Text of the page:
Honda profit climbs 11% on North American sales, cost cutting







TOKYO – Honda Motor Co. reported an 11 percent increase in operating profit in the most recent quarter as rising sales in North America offset foreign exchange rate losses.

Operating profit climbed to 299.38 billion yen ($2.71 billion) in the fiscal first quarter ended June 30, the company said Tuesday in its quarterly earnings report.

Net income advanced 18 percent to 244.33 billion yen ($2.21 billion) in the April-June period.

Revenue increased 8.4 percent to 4.02 trillion yen ($36.32 billion), as worldwide sales expanded 3 percent to 1.3 million vehicles in the three-month period.

Robust sales in North America teamed with aggressive cost cutting to power Honda’s results.

Improved wholesale volume and mix lifted operating profit by 36.8 billion yen ($332.5 million), while cost cutting chipped in another 18.3 billion yen ($165.4 million). Those gains offset the Japanese yen’s appreciation against the U.S. dollar and other currencies.

Exchange rates lopped 25.6 billion yen ($231.3 million) off the quarterly operating profit.

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Group sales in North America, one of Honda’s traditional profit centers, climbed 7.7 percent to 518,000 vehicles in the quarter, while regional operating profit grew 8.6 percent to 110.36 billion yen ($997.2 million). In the key U.S. market, results were buoyed by the introductions in June of the redesigned Acura RDX crossover and Honda Insight hybrid sedan.

European sales were flat at 42,000 units in the three-month period, but Honda managed to boost regional operating profit 5.7 percent to 7.04 billion yen ($63.6 million).

Honda lowered its sales outlook for the current fiscal year ending March 31, 2019, but lifted its profit forecast citing more aggressive cost controls and better than expected exchange rates.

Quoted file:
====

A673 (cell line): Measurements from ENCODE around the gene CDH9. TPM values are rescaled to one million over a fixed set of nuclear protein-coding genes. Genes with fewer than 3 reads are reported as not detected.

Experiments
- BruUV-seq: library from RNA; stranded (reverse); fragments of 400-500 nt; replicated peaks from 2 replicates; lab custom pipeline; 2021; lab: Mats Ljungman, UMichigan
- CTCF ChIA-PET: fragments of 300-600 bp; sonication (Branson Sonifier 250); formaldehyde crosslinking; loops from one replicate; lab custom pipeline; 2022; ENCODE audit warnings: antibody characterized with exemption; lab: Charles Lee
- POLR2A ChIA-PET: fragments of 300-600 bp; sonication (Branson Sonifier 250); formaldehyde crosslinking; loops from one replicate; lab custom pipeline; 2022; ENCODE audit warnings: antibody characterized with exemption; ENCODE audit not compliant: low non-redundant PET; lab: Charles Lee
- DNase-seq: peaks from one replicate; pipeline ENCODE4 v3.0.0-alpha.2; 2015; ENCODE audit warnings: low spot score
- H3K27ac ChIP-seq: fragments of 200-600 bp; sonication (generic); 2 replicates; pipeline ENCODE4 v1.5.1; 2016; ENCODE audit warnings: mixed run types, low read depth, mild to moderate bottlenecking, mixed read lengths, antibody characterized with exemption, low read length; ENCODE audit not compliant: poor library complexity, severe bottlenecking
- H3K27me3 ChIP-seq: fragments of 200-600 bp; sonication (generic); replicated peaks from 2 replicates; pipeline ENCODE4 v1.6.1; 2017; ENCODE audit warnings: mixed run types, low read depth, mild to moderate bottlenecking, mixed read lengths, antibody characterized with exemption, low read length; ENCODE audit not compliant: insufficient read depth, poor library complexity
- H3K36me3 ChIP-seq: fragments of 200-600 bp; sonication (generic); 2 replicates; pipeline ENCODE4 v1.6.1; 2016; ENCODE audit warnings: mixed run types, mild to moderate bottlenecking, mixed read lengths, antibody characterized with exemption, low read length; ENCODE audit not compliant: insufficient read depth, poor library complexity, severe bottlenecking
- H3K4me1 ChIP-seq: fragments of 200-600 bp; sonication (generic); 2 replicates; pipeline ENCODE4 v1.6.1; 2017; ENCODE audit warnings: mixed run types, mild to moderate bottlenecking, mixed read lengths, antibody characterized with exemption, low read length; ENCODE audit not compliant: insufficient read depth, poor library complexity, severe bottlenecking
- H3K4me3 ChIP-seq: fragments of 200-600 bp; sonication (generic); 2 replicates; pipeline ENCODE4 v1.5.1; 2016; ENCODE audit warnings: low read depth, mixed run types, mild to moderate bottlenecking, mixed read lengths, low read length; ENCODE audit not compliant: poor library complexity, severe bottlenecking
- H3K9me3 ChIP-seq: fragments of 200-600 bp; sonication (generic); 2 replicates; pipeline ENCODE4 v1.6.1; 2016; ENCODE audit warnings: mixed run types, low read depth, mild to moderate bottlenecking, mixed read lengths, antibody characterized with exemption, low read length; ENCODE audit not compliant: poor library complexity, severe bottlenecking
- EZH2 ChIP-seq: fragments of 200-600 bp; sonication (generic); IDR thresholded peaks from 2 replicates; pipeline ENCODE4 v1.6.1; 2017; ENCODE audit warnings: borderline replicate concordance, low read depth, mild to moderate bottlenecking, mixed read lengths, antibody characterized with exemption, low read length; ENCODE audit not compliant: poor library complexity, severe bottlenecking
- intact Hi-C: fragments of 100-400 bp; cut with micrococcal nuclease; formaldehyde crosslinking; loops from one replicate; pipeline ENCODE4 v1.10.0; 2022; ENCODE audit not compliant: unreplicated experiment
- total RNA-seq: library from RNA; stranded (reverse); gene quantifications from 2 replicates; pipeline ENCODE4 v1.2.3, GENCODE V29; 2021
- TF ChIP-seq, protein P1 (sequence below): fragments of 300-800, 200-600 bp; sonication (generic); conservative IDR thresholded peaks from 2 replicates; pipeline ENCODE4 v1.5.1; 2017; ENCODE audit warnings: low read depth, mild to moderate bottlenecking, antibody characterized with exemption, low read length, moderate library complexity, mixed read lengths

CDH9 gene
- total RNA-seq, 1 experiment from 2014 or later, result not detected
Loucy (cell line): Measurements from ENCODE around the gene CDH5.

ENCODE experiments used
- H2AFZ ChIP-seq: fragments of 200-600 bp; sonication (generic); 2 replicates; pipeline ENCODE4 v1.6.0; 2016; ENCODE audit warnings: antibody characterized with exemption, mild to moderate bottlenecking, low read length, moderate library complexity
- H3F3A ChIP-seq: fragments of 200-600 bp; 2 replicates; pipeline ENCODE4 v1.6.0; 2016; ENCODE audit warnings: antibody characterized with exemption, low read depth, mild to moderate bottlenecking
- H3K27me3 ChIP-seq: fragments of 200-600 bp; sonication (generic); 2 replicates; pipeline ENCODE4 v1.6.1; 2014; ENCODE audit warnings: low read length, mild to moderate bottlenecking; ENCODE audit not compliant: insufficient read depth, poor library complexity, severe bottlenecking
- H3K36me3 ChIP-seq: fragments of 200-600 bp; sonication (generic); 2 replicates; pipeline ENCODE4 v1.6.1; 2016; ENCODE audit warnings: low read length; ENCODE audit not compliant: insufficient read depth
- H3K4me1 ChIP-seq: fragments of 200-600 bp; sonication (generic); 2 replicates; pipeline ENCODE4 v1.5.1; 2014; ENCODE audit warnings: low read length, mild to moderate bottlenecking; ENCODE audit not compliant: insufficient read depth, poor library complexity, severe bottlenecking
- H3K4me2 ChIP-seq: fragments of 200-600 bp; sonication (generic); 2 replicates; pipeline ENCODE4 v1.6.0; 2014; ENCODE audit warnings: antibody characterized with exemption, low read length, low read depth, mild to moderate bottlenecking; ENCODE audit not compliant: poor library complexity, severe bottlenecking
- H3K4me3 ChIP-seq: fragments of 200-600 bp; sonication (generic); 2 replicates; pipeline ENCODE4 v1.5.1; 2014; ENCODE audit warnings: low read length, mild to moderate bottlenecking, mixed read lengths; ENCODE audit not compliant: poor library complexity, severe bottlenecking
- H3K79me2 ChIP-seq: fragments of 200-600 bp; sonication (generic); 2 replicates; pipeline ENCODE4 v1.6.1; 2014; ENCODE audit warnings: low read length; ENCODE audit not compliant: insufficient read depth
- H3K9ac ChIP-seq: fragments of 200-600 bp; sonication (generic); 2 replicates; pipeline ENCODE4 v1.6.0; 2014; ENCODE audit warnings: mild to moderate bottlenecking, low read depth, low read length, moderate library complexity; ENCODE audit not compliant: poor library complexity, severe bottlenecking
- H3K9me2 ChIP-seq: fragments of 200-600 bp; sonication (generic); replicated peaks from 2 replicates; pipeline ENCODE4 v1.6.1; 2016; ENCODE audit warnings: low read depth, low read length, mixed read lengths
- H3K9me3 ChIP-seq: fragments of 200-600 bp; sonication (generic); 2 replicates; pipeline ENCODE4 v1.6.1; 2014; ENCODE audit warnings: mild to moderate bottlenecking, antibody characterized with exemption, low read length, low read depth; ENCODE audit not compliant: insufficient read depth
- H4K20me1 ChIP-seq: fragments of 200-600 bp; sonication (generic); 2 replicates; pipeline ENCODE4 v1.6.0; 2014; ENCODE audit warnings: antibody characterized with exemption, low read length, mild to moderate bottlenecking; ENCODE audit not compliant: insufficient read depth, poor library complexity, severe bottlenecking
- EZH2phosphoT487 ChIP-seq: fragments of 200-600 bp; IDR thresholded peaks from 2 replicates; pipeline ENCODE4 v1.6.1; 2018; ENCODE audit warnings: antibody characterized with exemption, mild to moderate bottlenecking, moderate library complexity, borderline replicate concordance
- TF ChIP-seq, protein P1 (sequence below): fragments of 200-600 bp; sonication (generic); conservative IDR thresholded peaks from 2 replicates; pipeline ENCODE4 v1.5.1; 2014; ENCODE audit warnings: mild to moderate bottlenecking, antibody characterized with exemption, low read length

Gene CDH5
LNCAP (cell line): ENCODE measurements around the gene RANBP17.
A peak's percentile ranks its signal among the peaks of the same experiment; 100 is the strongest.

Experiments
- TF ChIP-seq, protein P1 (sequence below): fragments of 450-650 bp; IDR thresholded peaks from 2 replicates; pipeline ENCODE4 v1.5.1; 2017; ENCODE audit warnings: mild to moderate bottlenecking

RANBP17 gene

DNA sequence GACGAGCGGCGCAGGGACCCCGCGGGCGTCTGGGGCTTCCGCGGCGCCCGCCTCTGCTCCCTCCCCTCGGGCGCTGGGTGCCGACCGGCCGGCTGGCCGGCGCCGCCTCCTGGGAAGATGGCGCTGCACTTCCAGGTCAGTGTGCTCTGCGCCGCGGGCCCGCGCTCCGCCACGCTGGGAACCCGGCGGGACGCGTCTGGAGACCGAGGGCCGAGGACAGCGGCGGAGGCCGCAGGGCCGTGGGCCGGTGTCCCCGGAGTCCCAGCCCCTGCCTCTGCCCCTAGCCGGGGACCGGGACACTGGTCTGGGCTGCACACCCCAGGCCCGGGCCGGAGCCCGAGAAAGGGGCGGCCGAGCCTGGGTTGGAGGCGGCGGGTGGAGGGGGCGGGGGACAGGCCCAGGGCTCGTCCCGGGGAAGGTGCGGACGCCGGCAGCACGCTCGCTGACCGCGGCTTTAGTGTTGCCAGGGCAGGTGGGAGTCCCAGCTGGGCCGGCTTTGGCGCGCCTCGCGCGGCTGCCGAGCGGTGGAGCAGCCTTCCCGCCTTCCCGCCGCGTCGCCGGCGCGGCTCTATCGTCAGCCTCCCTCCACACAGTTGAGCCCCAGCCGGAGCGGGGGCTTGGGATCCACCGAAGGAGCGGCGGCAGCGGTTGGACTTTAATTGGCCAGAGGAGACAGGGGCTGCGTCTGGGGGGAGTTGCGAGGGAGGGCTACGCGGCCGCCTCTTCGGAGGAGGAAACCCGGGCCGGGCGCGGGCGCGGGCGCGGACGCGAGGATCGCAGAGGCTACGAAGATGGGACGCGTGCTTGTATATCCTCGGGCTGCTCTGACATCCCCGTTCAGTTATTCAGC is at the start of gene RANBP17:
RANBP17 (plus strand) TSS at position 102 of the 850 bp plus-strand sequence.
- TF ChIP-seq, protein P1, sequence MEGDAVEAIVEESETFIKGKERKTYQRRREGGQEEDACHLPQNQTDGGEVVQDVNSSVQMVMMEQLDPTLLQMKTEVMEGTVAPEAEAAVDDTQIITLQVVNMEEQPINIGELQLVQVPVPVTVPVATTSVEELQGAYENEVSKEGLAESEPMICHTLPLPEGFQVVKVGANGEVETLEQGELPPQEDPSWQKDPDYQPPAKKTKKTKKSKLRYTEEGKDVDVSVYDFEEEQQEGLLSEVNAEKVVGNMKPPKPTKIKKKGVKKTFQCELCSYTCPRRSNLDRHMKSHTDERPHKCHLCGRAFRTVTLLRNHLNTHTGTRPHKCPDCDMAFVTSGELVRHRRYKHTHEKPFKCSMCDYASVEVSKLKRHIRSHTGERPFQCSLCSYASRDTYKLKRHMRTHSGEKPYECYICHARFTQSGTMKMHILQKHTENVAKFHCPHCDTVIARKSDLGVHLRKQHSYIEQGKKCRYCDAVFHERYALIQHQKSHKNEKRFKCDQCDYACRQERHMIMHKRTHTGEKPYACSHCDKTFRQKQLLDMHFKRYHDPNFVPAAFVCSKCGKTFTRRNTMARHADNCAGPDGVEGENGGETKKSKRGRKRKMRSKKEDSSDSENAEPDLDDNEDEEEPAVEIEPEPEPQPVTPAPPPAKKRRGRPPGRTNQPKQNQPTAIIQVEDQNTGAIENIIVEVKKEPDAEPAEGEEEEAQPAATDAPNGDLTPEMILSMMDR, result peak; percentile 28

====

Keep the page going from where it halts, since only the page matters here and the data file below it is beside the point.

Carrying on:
Global sales are now seen expanding to 1.5 percent to 3.7 million vehicles. Honda had originally forecast a 4.0 percent global increase to 3.8 million vehicles.

Honda blamed the downward revision on flooding in Mexico that forced Honda to temporarily shut down its Celaya assembly plant, a new factory the company opened in 2014.

That plant, which builds the Fit small car and HR-V compact crossover for the U.S., is expected to remain down until mid-November, the company said. The plant also makes engine parts for the Insight hybrid built at Honda’s plant in Indiana. Honda will also have to suspend Insight production for about a month starting in August because of a shortage of engine parts.

Honda said it will lose about 75,000 units of production from the flooding. Honda also trimmed its North American group sales forecast by 75,000 units to reflect the hit.

Honda now expects North American group sales to increase 2 percent to 1.94 million vehicles. It had originally forecast regional sales to rise 5.9 percent to 2.02 million units. The company will also book a 50 billion yen ($451.8 million) charge for lost sales and the cost of repairs.

Honda predicts operating profit will fall 14.8 percent to 710.0 billion yen ($6.42 billion) in the current fiscal year. It had earlier projected a decline fall to 700.0 billion yen ($6.33 billion).